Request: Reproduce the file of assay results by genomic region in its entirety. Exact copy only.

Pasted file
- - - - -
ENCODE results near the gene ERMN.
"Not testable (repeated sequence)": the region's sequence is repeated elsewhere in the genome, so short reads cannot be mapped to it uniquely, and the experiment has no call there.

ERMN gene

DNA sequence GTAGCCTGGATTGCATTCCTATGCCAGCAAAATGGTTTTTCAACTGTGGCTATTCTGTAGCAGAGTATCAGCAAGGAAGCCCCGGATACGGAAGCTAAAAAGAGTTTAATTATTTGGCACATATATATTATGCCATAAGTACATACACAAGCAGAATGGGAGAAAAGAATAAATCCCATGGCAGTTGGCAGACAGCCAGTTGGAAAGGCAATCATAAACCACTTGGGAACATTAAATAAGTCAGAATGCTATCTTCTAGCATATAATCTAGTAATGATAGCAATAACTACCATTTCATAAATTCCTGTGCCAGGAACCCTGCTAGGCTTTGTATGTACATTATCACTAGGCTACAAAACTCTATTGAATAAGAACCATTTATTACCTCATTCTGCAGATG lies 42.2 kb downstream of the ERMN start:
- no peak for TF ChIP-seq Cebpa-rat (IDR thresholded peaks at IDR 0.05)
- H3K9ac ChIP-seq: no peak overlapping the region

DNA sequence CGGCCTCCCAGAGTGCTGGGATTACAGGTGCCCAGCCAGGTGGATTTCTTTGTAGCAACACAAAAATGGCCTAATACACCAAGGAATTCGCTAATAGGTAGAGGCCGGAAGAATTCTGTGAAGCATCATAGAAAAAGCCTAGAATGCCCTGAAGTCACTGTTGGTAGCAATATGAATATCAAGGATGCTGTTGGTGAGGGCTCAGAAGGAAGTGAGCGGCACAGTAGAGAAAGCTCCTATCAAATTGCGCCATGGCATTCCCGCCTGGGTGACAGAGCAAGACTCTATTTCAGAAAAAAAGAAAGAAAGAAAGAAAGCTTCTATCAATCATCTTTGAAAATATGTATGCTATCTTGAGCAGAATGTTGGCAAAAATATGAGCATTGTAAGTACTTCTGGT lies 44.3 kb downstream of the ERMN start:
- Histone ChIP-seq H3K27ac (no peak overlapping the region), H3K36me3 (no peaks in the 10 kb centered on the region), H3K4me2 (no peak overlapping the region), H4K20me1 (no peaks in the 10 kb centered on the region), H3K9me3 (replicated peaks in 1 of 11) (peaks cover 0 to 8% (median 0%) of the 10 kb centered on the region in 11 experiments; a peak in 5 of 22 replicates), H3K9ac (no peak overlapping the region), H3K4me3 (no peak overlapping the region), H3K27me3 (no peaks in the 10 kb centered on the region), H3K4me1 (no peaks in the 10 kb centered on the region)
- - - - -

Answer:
ENCODE results near the gene ERMN.
"Not testable (repeated sequence)": the region's sequence is repeated elsewhere in the genome, so short reads cannot be mapped to it uniquely, and the experiment has no call there.

ERMN gene

DNA sequence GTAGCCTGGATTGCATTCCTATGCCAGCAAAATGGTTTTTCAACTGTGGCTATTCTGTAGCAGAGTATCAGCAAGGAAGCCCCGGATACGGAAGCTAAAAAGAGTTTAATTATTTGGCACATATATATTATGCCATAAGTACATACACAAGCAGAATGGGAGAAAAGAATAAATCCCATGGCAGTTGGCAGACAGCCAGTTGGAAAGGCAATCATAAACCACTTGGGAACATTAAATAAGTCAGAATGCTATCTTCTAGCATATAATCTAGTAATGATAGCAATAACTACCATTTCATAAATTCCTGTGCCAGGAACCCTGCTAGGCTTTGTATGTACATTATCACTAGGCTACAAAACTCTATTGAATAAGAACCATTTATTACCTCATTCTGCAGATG lies 42.2 kb downstream of the ERMN start:
- no peak for TF ChIP-seq Cebpa-rat (IDR thresholded peaks at IDR 0.05)
- H3K9ac ChIP-seq: no peak overlapping the region

DNA sequence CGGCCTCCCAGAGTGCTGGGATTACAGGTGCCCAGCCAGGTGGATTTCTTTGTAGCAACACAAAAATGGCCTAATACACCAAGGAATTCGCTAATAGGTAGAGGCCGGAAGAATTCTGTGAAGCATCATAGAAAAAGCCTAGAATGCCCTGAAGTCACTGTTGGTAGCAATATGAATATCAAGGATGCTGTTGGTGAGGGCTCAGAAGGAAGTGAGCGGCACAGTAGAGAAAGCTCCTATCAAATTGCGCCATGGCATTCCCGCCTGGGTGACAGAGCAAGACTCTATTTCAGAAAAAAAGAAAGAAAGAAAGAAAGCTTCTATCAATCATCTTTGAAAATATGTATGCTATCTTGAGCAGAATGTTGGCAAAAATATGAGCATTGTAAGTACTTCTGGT lies 44.3 kb downstream of the ERMN start:
- Histone ChIP-seq H3K27ac (no peak overlapping the region), H3K36me3 (no peaks in the 10 kb centered on the region), H3K4me2 (no peak overlapping the region), H4K20me1 (no peaks in the 10 kb centered on the region), H3K9me3 (replicated peaks in 1 of 11) (peaks cover 0 to 8% (median 0%) of the 10 kb centered on the region in 11 experiments; a peak in 5 of 22 replicates), H3K9ac (no peak overlapping the region), H3K4me3 (no peak overlapping the region), H3K27me3 (no peaks in the 10 kb centered on the region), H3K4me1 (no peaks in the 10 kb centered on the region)